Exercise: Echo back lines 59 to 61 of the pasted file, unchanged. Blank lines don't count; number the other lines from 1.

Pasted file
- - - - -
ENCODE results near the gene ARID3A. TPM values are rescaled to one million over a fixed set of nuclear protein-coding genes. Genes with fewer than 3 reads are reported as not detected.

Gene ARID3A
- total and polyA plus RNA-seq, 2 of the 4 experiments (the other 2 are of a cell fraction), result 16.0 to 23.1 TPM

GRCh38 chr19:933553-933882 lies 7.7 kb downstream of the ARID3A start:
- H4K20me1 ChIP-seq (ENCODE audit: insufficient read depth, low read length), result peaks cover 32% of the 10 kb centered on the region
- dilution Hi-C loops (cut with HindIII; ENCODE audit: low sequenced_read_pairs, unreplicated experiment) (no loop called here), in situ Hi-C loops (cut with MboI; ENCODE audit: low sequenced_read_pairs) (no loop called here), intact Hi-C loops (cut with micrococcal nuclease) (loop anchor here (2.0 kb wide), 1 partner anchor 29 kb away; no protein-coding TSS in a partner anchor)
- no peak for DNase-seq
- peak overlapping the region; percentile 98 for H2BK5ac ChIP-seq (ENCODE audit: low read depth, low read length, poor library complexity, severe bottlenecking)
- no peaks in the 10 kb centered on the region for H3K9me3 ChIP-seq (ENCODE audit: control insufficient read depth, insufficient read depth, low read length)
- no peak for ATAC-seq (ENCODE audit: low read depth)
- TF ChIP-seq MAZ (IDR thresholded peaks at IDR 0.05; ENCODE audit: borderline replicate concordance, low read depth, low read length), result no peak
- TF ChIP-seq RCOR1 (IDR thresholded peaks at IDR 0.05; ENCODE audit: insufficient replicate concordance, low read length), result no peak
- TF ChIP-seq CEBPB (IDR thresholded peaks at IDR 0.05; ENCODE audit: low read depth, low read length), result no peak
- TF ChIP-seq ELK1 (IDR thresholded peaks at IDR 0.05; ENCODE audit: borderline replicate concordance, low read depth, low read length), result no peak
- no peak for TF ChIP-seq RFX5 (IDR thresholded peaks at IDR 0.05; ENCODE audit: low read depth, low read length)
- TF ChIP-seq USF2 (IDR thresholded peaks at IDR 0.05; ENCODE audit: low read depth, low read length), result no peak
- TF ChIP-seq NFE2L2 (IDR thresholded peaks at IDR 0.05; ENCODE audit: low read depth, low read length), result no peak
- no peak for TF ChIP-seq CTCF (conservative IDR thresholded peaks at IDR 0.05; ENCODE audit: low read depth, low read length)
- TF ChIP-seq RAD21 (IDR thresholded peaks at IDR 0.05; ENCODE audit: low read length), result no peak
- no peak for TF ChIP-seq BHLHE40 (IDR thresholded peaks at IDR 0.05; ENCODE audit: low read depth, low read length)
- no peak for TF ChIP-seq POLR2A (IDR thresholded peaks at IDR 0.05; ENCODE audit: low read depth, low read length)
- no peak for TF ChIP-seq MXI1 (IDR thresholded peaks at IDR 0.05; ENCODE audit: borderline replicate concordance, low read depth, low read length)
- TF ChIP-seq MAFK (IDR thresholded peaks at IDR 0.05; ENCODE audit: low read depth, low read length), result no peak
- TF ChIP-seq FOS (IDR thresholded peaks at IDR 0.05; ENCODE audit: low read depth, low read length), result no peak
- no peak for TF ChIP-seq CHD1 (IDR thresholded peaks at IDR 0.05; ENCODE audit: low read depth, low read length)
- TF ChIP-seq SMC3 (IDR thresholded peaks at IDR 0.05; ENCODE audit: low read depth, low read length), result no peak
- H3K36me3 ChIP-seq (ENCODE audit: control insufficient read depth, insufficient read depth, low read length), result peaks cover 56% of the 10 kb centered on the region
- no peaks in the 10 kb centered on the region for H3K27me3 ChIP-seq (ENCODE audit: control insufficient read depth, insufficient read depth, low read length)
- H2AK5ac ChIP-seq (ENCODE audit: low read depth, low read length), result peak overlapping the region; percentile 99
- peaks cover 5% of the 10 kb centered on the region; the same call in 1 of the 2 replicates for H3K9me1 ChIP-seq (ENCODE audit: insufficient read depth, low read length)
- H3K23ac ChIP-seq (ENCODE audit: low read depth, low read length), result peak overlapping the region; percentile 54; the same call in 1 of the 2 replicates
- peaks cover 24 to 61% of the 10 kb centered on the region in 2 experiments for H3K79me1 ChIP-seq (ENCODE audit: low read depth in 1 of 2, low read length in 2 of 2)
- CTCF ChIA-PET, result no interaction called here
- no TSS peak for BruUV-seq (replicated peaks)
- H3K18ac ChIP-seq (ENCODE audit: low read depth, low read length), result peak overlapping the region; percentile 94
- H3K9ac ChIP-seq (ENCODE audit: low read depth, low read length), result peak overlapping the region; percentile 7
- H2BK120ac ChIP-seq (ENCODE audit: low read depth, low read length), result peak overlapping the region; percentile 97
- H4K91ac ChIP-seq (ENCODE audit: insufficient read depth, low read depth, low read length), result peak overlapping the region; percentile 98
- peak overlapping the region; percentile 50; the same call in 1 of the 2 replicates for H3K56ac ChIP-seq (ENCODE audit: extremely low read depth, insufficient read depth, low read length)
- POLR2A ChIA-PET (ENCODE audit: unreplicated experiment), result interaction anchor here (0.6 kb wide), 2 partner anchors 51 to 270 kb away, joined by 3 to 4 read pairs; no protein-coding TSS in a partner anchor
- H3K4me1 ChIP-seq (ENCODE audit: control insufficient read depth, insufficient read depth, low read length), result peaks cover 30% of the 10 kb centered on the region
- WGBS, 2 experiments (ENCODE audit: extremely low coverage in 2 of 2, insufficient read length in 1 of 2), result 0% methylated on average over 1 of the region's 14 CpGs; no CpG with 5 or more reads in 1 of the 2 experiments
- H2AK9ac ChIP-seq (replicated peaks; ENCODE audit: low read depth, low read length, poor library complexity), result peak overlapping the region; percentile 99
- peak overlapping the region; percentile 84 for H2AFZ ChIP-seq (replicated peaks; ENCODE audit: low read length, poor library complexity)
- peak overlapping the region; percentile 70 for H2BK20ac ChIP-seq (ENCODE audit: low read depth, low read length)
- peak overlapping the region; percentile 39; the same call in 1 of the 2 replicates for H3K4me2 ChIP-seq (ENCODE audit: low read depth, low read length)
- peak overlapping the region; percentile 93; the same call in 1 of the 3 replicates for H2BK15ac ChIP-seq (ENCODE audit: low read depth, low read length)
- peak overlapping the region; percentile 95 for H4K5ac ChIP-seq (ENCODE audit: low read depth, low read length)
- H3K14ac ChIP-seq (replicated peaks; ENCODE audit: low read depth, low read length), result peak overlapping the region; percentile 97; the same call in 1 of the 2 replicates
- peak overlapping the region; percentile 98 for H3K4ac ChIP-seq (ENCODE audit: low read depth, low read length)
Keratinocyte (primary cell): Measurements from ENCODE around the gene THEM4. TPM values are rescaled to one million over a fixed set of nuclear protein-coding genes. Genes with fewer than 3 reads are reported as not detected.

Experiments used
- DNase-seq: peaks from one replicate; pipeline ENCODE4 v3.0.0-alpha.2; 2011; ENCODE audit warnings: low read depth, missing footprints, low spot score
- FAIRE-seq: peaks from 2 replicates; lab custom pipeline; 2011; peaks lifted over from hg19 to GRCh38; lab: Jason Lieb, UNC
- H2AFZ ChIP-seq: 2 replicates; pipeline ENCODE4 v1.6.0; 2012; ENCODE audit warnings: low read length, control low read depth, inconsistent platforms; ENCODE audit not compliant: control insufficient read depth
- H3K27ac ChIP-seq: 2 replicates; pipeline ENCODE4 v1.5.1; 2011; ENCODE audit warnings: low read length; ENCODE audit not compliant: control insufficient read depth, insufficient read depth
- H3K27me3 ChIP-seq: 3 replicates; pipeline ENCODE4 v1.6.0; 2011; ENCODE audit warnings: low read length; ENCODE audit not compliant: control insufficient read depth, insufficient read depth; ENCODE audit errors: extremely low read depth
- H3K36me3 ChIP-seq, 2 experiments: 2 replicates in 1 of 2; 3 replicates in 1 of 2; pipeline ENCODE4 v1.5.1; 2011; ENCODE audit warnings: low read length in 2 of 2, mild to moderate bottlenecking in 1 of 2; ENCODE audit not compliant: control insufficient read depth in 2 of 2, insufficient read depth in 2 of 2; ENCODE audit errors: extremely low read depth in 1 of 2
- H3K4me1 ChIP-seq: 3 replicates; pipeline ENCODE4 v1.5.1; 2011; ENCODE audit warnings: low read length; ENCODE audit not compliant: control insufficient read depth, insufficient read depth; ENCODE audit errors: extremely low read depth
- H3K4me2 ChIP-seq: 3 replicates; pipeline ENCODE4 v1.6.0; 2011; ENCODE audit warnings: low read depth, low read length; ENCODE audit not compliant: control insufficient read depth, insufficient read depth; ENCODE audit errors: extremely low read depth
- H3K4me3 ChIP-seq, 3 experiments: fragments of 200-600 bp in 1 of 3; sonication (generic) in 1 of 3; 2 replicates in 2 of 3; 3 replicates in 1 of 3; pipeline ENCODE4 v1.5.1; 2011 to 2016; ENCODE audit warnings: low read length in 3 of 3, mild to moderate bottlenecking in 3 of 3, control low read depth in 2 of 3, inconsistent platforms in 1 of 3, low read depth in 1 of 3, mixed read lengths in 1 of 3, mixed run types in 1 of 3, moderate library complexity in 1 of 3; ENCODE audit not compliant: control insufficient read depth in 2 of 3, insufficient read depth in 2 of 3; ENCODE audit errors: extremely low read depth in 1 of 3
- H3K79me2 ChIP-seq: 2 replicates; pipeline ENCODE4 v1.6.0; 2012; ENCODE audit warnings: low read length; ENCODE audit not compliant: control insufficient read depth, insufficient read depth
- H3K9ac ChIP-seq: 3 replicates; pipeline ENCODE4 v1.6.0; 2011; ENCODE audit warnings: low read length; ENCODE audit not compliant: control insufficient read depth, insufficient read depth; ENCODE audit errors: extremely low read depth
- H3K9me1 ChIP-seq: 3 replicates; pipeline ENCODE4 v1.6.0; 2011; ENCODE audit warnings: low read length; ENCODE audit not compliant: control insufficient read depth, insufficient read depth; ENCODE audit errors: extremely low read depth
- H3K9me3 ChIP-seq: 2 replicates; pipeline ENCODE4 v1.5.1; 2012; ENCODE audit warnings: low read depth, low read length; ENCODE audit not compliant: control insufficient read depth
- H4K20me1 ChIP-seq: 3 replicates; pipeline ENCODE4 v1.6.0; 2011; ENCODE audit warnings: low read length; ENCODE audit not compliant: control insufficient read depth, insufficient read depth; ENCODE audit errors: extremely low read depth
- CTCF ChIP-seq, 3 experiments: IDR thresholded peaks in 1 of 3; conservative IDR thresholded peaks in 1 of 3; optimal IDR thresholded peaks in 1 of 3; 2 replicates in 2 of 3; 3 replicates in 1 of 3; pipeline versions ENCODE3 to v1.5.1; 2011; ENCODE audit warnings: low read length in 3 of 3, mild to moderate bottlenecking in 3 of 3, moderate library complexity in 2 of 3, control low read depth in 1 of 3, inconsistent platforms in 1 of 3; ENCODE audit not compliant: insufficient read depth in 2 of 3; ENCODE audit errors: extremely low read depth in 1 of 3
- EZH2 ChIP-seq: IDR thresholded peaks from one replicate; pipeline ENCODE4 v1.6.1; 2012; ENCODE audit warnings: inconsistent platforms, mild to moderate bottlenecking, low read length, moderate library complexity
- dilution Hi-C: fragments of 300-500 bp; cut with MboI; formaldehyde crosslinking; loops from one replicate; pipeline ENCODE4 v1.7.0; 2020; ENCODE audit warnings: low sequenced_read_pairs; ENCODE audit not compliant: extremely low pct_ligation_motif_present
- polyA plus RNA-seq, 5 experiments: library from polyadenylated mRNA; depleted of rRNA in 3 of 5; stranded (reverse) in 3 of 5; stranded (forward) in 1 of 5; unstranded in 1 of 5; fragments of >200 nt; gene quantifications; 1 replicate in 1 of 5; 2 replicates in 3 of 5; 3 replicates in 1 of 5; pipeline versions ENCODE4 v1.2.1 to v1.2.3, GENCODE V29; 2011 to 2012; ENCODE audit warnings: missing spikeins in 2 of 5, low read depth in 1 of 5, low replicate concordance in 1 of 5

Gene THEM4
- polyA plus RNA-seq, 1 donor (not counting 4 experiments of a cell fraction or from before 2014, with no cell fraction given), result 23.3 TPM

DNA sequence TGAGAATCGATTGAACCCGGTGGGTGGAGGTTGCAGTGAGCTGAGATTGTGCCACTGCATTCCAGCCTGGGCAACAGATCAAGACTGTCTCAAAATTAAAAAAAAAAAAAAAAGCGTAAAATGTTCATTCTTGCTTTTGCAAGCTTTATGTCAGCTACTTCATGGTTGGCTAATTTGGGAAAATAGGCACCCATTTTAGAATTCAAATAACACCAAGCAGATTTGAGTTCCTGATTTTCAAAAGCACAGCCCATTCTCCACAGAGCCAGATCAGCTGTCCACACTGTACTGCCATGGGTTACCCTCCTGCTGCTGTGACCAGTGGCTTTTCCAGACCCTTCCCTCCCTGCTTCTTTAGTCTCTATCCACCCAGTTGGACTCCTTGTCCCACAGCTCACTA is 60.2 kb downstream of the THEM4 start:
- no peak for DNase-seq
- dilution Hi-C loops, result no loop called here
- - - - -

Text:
- H3K4me1 ChIP-seq: 3 replicates; pipeline ENCODE4 v1.5.1; 2011; ENCODE audit warnings: low read length; ENCODE audit not compliant: control insufficient read depth, insufficient read depth; ENCODE audit errors: extremely low read depth
- H3K4me2 ChIP-seq: 3 replicates; pipeline ENCODE4 v1.6.0; 2011; ENCODE audit warnings: low read depth, low read length; ENCODE audit not compliant: control insufficient read depth, insufficient read depth; ENCODE audit errors: extremely low read depth
- H3K4me3 ChIP-seq, 3 experiments: fragments of 200-600 bp in 1 of 3; sonication (generic) in 1 of 3; 2 replicates in 2 of 3; 3 replicates in 1 of 3; pipeline ENCODE4 v1.5.1; 2011 to 2016; ENCODE audit warnings: low read length in 3 of 3, mild to moderate bottlenecking in 3 of 3, control low read depth in 2 of 3, inconsistent platforms in 1 of 3, low read depth in 1 of 3, mixed read lengths in 1 of 3, mixed run types in 1 of 3, moderate library complexity in 1 of 3; ENCODE audit not compliant: control insufficient read depth in 2 of 3, insufficient read depth in 2 of 3; ENCODE audit errors: extremely low read depth in 1 of 3